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Pfizer figures fall in Q1

US firm posts revenue losses of 8 per cent in a challenging economic environment as patent expiries bite and sales decline

US firm posts revenue losses of 8 per cent in a challenging economic environment as patent expiries bite and sales decline.

Pfizer has reported revenues of $10.9bn for the first-quarter of 2009, a fall of 8 per cent on revenues of $11.8bn in the same reporting period in 2008, as the company grappled with the challenging economic climate and foreign exchange, which accounted for a 5 per cent ($640m) fall in revenue figures.

The US firm said that as well as the negative impact of foreign exchange, loss of exclusivity for Zrytec (January 2008) and Camptosar (February 2008), in addition to declining revenues for Lipitor and label changes to Chantix, affected first-quarter figures.

US revenues fell 10 per cent to $5bn (46 per cent of overall revenues) and international revenue dropped 7 per cent to $5.9bn (54 per cent of overall revenues), this reflected an operational growth of 3 per cent, which was more than offset by the unfavourable impact of foreign exchange of 10 per cent. 

The negative impact of foreign exchange was felt across the company's five customer-focused units: primary care, specialty care, oncology, established products and emerging markets. First-quarter revenues dropped 8 per cent to $5.3bn in primary care compared to the same period last year, driven by continued generic competition on Lipitor, loss of exclusivity on Zrytec and label changes to Chantix. In specialty care revenues were up 7 per cent to $1.5bn from $1.4bn in the first quarter of 2008, despite the negative impact of foreign exchange. This was driven by the solid operational performance both in the US and international markets from products including Xalatan, Zyvox, Vfend and Revatio.

Pfizer's oncology division suffered the greatest loss of the five customer-focused units with a 17 per cent loss in revenues to $350m compared with $421m in 2008. The decline was attributed to US loss of exclusivity for Camptosar, although this was partially offset by strong international performance driven by Sutent.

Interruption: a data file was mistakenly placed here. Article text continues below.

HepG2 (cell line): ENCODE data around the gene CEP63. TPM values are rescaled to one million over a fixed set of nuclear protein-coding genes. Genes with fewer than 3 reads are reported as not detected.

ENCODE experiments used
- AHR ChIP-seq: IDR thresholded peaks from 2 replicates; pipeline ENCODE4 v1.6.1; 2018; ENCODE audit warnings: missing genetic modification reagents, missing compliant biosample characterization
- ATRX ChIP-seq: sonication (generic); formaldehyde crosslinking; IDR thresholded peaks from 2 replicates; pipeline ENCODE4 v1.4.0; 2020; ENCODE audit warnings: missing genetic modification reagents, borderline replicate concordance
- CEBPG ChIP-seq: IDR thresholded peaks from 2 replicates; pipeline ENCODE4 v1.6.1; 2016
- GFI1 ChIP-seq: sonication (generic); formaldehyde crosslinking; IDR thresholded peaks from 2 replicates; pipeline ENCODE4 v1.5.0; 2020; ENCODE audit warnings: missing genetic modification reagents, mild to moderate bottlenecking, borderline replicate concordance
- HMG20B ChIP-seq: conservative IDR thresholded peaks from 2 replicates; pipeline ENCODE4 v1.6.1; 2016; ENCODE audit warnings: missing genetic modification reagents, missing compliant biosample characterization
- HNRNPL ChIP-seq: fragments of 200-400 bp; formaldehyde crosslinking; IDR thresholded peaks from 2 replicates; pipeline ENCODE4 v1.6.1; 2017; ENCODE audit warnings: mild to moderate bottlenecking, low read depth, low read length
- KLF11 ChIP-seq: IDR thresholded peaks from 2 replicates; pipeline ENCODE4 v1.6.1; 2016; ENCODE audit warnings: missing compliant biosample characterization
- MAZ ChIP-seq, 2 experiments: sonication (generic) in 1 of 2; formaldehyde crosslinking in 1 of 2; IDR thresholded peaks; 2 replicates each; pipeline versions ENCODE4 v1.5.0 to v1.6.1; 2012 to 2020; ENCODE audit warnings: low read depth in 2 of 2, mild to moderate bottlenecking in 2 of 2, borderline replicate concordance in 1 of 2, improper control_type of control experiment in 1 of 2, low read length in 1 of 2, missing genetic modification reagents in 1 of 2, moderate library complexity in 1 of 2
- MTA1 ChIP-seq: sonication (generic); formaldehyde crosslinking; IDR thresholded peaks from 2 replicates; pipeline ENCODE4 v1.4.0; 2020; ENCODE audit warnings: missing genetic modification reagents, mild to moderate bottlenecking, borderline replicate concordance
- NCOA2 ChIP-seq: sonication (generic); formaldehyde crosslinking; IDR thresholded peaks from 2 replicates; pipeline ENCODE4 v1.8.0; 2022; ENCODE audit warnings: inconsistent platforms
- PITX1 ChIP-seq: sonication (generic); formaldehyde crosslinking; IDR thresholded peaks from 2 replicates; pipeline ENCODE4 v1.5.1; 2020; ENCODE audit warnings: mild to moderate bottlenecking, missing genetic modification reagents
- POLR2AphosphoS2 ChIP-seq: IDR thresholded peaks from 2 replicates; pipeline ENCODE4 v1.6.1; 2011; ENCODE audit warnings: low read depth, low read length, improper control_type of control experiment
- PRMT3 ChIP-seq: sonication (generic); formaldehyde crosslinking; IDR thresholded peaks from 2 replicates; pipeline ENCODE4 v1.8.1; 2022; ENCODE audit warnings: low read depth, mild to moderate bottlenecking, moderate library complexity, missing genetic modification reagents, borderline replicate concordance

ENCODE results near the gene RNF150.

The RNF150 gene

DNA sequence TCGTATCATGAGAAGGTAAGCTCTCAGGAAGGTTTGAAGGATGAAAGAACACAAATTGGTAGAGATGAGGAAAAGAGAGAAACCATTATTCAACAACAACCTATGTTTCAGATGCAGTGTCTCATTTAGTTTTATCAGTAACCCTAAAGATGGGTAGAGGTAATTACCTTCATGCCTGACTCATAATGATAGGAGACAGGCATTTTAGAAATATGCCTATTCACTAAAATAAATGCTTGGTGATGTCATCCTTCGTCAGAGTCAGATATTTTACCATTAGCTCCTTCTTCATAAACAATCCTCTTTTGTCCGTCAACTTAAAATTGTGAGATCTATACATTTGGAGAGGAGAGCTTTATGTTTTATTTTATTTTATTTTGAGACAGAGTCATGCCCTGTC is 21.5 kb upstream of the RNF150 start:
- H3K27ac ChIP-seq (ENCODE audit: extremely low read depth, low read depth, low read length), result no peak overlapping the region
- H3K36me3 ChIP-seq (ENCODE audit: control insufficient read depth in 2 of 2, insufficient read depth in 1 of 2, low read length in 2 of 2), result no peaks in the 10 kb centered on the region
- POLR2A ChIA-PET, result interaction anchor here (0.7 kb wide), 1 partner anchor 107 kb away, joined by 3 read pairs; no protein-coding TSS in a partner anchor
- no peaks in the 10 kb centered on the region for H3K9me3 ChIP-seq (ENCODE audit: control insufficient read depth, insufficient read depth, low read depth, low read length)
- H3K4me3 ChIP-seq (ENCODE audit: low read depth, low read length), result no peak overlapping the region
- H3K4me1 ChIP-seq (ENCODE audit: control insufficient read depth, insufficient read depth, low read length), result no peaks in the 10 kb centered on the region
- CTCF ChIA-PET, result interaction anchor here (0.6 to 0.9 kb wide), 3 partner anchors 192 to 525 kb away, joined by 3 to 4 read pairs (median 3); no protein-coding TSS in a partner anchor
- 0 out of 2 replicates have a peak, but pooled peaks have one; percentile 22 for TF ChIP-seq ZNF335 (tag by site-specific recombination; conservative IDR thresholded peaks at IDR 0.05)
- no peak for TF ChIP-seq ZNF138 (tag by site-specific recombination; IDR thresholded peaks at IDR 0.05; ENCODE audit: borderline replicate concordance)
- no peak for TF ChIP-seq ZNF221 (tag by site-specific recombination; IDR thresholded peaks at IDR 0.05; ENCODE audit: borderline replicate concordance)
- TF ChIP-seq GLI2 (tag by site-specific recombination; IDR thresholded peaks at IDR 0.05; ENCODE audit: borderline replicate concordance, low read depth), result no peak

Revenues for established products dropped 12 per cent to $1.6bn from $1.8bn a year ago. The unit, which generally comprises products that have lost patent protection or marketing exclusivity, was created in 2008 with purpose of recapturing value for such products in developed market geographies by progressively slowing the erosion of, and ultimately stabilising, revenue and profit from established products.

Emerging markets revenues fell by 9 per cent to $1.4bn from $1.5bn.

Net income for the period fell 2 per cent to $2.7bn from $2.8bn thanks to the negative impact of foreign exchange and the increase in the effective tax rate, as well as costs associated with the pending acquisition of Wyeth.

Commenting on the firm's first-quarter performance, CEO Jeff Kindler, said: "During the quarter, we continued our ongoing efforts to reshape our operating model, made substantial progress in planning for the Wyeth integration, and faced a challenging and dynamic economic and competitive environment. Yet we remained focused on meeting our commitments – generating revenues consistent with our expectations and continuing to streamline our cost structure. We remain on track to deliver on our full-year 2009 guidance for revenues and adjusted results."

"Even as we achieve our short-term objectives, we continue to lay the groundwork to increase long-term shareholder value through pending combination with Wyeth," he added.

28th April 2009


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